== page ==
Usually I do not care much for books set in 19th century England. Somehow the period seems very dark to me, morally oppressive, slow and boring, and covered in the soot of burning coal and eternal fog. The literature of that time seems to ooze the same gloom. When I am in England however it seems that period is viewed there also in a different light. Viewed much more also as a golden age, when applied sciences propelled a steam powered British Empire to a position of global super power. Next to moral superiority and arrogance that must have also been a source of optimism, of belief in progress. That optimism is what is reflected in the Crystal Palace, I guess.
Over the holidays I read two books of fiction set in that period and enjoyed them both enormously. One was a gift by Elmine, a gift she made with some doubts as she knows my general dislike for the period. The other was a gift by my young niece and nephew for Christmas. I read both with a lot of pleasure. Both stories seem to tell of an age where much was in motion, and new insights were coupled and combined with old superstitions, or fought back by the overzealous. It reminds me both of the Monstertheory I blogged a good while back, as well as discussions that now rage through our newspapers and educational system as to the effects of having digital native younger generations.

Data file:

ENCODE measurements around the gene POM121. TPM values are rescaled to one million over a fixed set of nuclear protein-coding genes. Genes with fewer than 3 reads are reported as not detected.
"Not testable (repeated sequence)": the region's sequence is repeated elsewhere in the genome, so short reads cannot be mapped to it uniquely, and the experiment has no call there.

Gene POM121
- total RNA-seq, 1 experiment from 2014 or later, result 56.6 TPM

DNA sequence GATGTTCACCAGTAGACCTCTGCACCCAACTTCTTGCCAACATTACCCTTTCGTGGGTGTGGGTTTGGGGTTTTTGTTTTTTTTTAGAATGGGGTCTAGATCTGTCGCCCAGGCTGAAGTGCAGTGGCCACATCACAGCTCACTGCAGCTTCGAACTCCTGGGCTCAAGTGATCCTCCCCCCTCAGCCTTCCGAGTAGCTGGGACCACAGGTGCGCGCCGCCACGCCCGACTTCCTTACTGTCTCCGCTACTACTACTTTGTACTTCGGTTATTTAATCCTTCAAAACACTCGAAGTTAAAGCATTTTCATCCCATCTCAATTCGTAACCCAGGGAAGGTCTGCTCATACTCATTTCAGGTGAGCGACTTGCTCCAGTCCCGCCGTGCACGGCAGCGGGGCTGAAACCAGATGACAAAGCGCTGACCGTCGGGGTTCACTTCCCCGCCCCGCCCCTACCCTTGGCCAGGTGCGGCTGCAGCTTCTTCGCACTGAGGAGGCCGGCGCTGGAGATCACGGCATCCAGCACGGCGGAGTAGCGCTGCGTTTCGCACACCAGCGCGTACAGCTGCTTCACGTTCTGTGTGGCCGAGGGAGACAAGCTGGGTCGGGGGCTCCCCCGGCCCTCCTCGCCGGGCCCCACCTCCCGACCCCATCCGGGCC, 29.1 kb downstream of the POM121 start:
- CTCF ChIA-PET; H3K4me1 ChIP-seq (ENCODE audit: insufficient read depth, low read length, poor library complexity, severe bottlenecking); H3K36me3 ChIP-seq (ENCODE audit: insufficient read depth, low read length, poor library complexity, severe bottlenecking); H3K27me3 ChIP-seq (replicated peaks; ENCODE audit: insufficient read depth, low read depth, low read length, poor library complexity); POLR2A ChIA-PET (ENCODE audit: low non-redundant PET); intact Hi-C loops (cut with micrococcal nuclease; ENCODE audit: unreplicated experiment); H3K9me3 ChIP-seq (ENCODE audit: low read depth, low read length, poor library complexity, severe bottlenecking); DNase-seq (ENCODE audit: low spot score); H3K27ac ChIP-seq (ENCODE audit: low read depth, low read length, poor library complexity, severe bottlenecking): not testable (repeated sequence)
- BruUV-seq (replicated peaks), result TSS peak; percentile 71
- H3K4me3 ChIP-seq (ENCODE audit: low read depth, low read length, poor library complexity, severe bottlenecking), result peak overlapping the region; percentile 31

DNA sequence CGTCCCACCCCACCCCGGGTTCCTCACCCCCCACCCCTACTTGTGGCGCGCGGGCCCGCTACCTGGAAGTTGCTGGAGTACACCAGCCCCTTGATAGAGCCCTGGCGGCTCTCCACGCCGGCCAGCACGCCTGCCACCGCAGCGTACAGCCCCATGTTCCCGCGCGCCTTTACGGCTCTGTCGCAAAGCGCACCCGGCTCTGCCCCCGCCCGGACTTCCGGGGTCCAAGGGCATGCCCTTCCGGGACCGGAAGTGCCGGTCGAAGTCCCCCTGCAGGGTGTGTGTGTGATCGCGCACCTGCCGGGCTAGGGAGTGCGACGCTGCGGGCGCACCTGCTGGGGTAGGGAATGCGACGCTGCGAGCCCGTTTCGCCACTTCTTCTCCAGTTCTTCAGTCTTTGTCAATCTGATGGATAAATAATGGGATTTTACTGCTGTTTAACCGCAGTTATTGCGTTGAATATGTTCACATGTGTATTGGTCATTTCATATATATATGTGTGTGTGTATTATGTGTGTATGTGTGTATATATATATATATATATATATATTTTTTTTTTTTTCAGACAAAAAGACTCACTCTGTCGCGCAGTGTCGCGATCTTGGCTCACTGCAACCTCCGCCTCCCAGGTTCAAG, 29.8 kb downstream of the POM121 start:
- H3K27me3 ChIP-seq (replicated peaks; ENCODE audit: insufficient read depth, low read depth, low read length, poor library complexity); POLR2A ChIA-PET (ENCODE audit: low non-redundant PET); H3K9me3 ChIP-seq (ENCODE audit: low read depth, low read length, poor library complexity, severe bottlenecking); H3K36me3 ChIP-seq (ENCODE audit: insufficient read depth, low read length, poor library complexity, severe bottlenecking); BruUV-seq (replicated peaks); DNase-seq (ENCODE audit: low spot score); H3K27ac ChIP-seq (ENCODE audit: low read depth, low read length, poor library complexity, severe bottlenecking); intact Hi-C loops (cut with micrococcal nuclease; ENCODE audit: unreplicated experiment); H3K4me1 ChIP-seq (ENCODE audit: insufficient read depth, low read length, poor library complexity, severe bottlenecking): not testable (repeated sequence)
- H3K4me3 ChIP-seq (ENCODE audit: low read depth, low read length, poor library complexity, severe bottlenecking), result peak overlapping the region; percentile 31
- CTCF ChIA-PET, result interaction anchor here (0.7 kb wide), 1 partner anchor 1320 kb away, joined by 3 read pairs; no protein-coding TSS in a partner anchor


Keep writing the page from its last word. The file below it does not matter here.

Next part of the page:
The first book is ‘Arthur and George‘, by Julian Barnes, combining the life story of Arthur Conan Doyle with that of George Edalji. I knew Julian Barnes from two other titles in our book case, A History of the World in 10 1/2 Chapters and Something to Declare, which I fittingly bought and read while travelling through France.
The second book is The Darwin Conspiracy, which combines the story of Darwin‘s voyage on the Beagle, the journal of one of his daughters, and the Werdegang of an American researcher. For me the theory of evolution is essential to my thinking about complexity, culture, change and even free will. It is fun to read a work of fiction around the origin of a theory the consequences of which reach far further than the realm of natural selection in biological life forms. Consequences which are widely misunderstood or even unseen, most of us not looking any further than a gross misinterpretation of the term ‘survival of the fittest’. You might guess I’ve been influenced by Daniel Dennett on this as well, having devoured his exploration of the true ‘danger‘ of Darwin’s idea.
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